“What I’m looking for is your intense sense of rhythm. A sense of rhythm is very, very important in jazz,” he says. At another point, talking about the blues scale and its historical roots in African and other musical traditions, he refers to it as a “language” they need to learn.
“You don’t just want to run the notes up and down. You want to have a good feel,” he explains. “It’s really all about what goes on up here,” he says, emphatically pointing to his head with both hands.
Music has been in his head all his life. Like the catchy Cole Porter standard,”Night and Day,” Sklar leads two busy lives, The day side is teaching and spreading the gospel of music. The night side is playing accomplished jazz piano with well-known bands and jazz players in Vermont and beyond.
He graduated from UMass in 1980 with a Bachelor of Music, but he’s been steeped in music and in music technology from his high school days in Newton, Mass. What brought him to Vermont was a chance to join the band Peer Pressure in 1984, and what kept him here was marriage to Alice Wilson, whose father Leonard Wilson was the respected head of the Vermont Environmental Board. The Wilson’s well-known family lived in Waitsfield, one of the five towns in the Harwood Union school district, and Sklar has been here ever since.
Sklar has played with an eclectic list of greats, from the Duke Ellington band and Sandra Wright to such Vermont performers as Grace Potter and Trey Anastasio. Most Vermonters will know him from his long ties with the Grippo Funk Band, whose sax player Dave Grippo is a fellow high school jazz instructor for the Burlington High School district.
On his web site (brucesklar.com), Sklar notes that “Learning jazz is learning a highest-level communication skill. It is a lifelong quest for ways to express the human condition.
“A jazz performance even in its simplest form requires the involvement and co-ordination of intellect, ear, eye, hand, emotion, inspiration and creativity. It involves left and right brain in concert.”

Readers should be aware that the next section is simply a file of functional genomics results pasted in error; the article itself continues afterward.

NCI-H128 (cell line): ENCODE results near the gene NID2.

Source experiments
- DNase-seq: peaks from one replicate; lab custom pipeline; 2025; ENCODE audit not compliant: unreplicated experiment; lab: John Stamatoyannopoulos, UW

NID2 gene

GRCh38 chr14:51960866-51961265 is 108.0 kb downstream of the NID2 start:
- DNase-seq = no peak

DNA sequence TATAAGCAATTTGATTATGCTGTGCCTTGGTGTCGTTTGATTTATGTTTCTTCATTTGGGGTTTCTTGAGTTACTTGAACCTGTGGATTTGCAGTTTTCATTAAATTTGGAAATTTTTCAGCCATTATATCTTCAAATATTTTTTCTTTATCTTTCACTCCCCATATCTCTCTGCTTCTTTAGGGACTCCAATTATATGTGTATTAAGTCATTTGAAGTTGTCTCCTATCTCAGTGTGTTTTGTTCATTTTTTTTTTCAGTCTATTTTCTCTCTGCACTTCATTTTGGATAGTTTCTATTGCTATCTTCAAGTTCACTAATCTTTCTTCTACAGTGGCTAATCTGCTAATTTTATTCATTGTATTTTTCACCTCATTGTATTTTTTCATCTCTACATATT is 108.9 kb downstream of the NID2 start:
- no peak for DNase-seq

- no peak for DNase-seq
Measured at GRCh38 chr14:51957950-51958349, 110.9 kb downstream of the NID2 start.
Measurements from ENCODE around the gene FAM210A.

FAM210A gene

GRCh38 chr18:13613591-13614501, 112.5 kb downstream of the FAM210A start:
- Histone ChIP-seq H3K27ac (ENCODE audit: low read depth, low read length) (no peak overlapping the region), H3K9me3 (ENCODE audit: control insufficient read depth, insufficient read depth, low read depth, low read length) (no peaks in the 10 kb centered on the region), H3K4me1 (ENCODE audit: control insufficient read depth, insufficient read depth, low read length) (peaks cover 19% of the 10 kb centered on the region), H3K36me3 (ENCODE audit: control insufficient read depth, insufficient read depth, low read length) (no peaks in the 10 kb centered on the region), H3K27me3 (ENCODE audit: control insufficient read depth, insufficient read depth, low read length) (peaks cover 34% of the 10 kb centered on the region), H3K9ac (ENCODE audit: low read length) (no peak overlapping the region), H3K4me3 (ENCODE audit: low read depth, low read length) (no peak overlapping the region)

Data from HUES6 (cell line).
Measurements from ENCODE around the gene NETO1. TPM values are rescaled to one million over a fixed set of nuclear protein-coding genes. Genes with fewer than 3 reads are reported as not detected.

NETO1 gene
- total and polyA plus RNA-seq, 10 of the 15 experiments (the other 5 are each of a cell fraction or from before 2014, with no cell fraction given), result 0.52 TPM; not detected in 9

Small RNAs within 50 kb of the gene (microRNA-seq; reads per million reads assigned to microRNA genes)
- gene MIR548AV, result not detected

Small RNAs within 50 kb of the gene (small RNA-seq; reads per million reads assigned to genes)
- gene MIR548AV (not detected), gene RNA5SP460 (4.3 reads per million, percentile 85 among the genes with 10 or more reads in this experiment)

Sklar daily translates that belief into action as he sits in his small bustling office at Harwood, cluttered with computers and monitors. Wearing a boldly patterned Hawaiian shirt, he’s at ease amid the discordant sounds of choruses warming up, saxophones wailing in practice rooms and students coming and going. One minute he’s bent over a monitor focusing a student on his musical task on a computer, another he’s discussing a female vocalist’s questions about her jazz song.
It’s worth noting that Sklar the teacher is also a student himself: He’s now enrolled at the Vermont College of Fine Arts getting a master of fine arts and composition. He recently premiered his reinterpretation of the Clifford Brown tune “Daahoud,” giving it a catchy afro-Cuban twist with the big band sounds of the Vermont Jazz Ensemble. His students will learn to play it this semester.
The fact he lives myriad intertwined lives as a student, performer, musician, and composer have a lot to do with his success with the students in the Harwood program, he says.
“I think I’m very attuned to what a kid can actually accomplish, and I am sensitive to when to push,” he explains.
And when his teaching words run up against a wall, he says he turns to the best form of inspiration he knows: sitting down at the piano and letting his fingers do the talking, in the universal language of music.
Andrew Nemethy of Calais is a freelance writer and editor.